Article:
SEO – “White Hat” or “Black Hat”?

By Alan Eggleston

White Hat SEO” or “Black Hat SEO”? It isn’t exactly like the Gunfight at the O.K. Corral, but in the world of SEO (search engine optimization), there are “good-guy techniques” (so called White Hat SEO) and bad-guy techniques (so called Black Hat SEO). Which will you choose?

White Hat SEO focuses on the human Web experience and usually follows the rules and suggestions explained by search engines for optimizing the user’s search experience. Black Hat SEO looks to game the system, seeking ways to circumvent search engine rules and flaunt their recommendations to give themselves or their clients an edge. White Hat SEO works for the long haul and provides long term sustained ranking. On the other hand, Black Hat SEO may provide great rankings in the short term, but almost always eventually results in loss of positioning once the tricks and workarounds are discovered, as search engines penalize sites for misbehavior.

How to do White Hat SEO

As a white hat, you make sure your meta tags are up-to-date, accurate, and relevant to your content. You build links within your site and relevant links to other sites, but you don’t overdo it. You limit keywords on your page, and you make your content reader-friendly rather than SEO-friendly. That’s not to say you ignore other good SEO-practices, it just means you don’t focus your site on SEO, you focus your site on your reader. Content is always high quality, in-bound and outbound links are always quality, and research always produces quality keywords – those are the hallmarks of a site with white hat SEO.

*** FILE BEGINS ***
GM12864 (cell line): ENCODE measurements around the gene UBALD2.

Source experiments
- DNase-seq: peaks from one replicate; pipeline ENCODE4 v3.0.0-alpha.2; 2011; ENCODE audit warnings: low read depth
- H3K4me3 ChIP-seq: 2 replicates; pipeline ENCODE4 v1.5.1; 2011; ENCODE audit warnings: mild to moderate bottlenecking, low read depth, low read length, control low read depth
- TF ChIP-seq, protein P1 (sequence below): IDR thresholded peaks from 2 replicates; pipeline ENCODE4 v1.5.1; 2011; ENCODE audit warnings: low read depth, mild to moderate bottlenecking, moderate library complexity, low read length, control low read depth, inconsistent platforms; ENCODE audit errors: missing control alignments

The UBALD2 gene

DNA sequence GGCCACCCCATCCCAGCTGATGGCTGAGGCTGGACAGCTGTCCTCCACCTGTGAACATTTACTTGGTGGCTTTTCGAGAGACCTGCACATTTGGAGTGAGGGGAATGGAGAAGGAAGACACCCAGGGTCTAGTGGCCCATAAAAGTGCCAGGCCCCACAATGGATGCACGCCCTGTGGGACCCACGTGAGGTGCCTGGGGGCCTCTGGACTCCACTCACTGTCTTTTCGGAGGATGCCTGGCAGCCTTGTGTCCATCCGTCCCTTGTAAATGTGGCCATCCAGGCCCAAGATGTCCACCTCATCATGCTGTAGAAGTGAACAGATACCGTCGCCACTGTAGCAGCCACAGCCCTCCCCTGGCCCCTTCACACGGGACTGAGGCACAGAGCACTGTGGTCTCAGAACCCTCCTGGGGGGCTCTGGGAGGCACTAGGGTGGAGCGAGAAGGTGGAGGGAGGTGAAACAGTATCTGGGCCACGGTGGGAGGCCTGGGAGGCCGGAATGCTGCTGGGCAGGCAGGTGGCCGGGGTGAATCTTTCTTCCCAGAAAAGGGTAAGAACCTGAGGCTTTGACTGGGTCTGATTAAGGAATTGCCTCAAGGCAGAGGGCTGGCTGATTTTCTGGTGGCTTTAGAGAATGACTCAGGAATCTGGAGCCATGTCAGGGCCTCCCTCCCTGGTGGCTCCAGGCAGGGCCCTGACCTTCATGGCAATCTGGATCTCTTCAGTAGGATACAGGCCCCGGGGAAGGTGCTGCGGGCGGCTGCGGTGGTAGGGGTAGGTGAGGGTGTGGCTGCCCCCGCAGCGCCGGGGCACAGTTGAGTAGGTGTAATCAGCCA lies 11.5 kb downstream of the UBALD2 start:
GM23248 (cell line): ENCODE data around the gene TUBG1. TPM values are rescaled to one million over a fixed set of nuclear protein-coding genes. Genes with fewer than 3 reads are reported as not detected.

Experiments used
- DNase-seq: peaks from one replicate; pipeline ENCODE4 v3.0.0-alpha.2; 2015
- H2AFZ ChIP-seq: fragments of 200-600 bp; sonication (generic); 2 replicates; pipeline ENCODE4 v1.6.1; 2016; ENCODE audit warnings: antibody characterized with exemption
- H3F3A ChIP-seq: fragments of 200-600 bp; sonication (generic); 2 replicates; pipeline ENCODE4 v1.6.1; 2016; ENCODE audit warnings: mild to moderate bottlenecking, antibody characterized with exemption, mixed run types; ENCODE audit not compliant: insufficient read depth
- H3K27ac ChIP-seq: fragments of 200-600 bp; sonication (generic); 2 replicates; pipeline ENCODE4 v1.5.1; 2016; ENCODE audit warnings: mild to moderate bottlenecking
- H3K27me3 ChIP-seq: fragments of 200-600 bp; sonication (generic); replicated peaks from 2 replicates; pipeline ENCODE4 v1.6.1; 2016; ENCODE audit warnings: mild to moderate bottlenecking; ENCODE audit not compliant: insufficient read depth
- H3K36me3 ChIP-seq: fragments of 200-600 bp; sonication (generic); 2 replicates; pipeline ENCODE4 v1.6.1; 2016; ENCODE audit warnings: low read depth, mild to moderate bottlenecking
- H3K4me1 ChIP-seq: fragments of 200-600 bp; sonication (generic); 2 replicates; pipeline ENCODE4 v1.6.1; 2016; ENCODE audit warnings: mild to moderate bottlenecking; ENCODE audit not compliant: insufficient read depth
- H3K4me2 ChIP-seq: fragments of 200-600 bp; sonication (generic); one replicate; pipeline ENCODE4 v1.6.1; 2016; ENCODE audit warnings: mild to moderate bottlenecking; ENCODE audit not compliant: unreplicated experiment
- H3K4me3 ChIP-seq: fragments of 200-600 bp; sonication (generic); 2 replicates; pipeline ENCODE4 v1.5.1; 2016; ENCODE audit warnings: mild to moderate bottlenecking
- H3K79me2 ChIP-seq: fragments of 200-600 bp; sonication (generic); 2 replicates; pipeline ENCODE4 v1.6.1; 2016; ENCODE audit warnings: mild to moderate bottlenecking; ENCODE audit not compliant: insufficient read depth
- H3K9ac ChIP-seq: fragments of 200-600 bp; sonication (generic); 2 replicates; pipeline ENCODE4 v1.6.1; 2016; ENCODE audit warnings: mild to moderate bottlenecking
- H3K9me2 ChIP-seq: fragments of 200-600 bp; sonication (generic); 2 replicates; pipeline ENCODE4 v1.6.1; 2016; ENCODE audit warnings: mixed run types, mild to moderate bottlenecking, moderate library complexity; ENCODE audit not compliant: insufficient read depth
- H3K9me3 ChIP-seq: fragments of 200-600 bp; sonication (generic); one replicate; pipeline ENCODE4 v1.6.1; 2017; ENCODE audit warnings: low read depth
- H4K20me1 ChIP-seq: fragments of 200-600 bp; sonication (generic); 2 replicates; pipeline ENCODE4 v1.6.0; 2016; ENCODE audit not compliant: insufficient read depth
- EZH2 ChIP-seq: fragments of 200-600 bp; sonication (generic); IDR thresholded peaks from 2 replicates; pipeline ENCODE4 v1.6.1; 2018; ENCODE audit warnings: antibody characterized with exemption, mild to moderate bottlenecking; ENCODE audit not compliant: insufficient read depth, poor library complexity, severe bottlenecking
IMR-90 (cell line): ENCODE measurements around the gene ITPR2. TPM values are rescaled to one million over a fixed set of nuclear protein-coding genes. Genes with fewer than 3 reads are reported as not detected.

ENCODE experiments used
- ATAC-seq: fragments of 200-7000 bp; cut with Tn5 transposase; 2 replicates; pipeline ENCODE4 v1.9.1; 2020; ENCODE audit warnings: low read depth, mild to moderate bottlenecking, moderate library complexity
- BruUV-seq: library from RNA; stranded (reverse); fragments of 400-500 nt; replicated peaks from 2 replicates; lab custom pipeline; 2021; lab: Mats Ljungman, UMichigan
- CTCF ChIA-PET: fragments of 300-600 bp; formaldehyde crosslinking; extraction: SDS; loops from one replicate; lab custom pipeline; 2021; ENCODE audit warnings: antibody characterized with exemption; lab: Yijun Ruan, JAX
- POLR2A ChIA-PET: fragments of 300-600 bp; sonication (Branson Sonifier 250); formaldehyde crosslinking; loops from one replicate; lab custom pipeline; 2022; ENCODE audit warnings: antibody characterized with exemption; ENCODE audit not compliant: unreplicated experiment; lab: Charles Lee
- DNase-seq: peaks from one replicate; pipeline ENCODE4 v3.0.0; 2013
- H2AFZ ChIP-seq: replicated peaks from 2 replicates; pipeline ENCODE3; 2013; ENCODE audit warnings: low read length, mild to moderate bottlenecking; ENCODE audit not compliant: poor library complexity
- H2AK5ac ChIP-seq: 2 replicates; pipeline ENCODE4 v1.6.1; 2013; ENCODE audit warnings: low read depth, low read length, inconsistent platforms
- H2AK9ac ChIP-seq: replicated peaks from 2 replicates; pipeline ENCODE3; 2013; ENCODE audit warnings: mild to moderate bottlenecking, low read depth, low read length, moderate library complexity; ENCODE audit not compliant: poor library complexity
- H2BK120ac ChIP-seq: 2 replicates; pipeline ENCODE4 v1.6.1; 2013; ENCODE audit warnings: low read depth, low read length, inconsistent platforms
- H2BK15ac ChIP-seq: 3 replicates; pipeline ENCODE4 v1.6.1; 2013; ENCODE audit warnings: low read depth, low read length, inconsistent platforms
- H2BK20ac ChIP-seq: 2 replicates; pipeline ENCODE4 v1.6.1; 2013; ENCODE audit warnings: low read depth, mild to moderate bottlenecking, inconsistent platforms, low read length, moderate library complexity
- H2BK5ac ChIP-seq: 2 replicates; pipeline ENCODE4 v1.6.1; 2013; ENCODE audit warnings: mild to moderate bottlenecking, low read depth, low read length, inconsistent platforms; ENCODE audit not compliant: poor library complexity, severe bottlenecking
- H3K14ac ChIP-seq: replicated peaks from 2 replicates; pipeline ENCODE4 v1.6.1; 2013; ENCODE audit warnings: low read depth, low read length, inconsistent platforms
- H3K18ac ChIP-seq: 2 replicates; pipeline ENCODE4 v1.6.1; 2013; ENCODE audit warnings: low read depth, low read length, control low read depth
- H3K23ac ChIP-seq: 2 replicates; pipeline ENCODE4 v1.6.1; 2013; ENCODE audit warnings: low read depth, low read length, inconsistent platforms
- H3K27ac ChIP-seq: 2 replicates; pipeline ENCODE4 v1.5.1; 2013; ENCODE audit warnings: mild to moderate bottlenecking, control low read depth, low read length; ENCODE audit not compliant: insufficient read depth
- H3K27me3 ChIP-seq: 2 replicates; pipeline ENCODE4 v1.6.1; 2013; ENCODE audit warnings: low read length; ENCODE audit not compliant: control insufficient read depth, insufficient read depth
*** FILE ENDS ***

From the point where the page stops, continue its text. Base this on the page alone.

How to avoid Black Hat SEO

The sign of a black hat is a page full of mischief: Pages are coded, keyworded, linked, and written to impress search engines rather than readers. They may contain links to doorway pages: directories or lists with no common interest other than to link back and forth. The list of keywords is long and may even include words not even in the content. Source code may include text that will not appear on the page but solely for the benefit of the search index. Some other black hat techniques include cloaking (anchored text that leads elsewhere than you think it does), hidden content (text or links too small or colored to not be seen), keyword stacking, keyword stuffing, content that belongs to someone else duplicated for its SEO value rather than being linked to, spam of all kinds (pings, links, comments, trackbacks, referrals), and domain squatting (registering misspellings of popular domain names).

If you think this article is weighted against black hat SEO, you’re right. Black hat SEO can make immediate short-term gains, but those gains are usually offset by penalties that cost you ranking in the long run. The fact is, you don’t have to resort to black hat SEO to rank well, even in a very competitive market – you can place very competitively with smart white hat SEO, and that’s what I always recommend to my clients. Which will you choose?

My next article: SEO – Google Isn’t the Only Engine in the Race!

Google may be the most popular search engine, but it isn’t by any stretch of the imagination the only engine in the race. How to prep your site to compete in the other races, too.

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2 thoughts on “SEO – “White Hat” or “Black Hat”?

  1. Pingback: Editing – Learning from an Oopsy | Web Editors

  2. Pingback: Pandas and Penguins and Penalties, Oh My! | Web Editors

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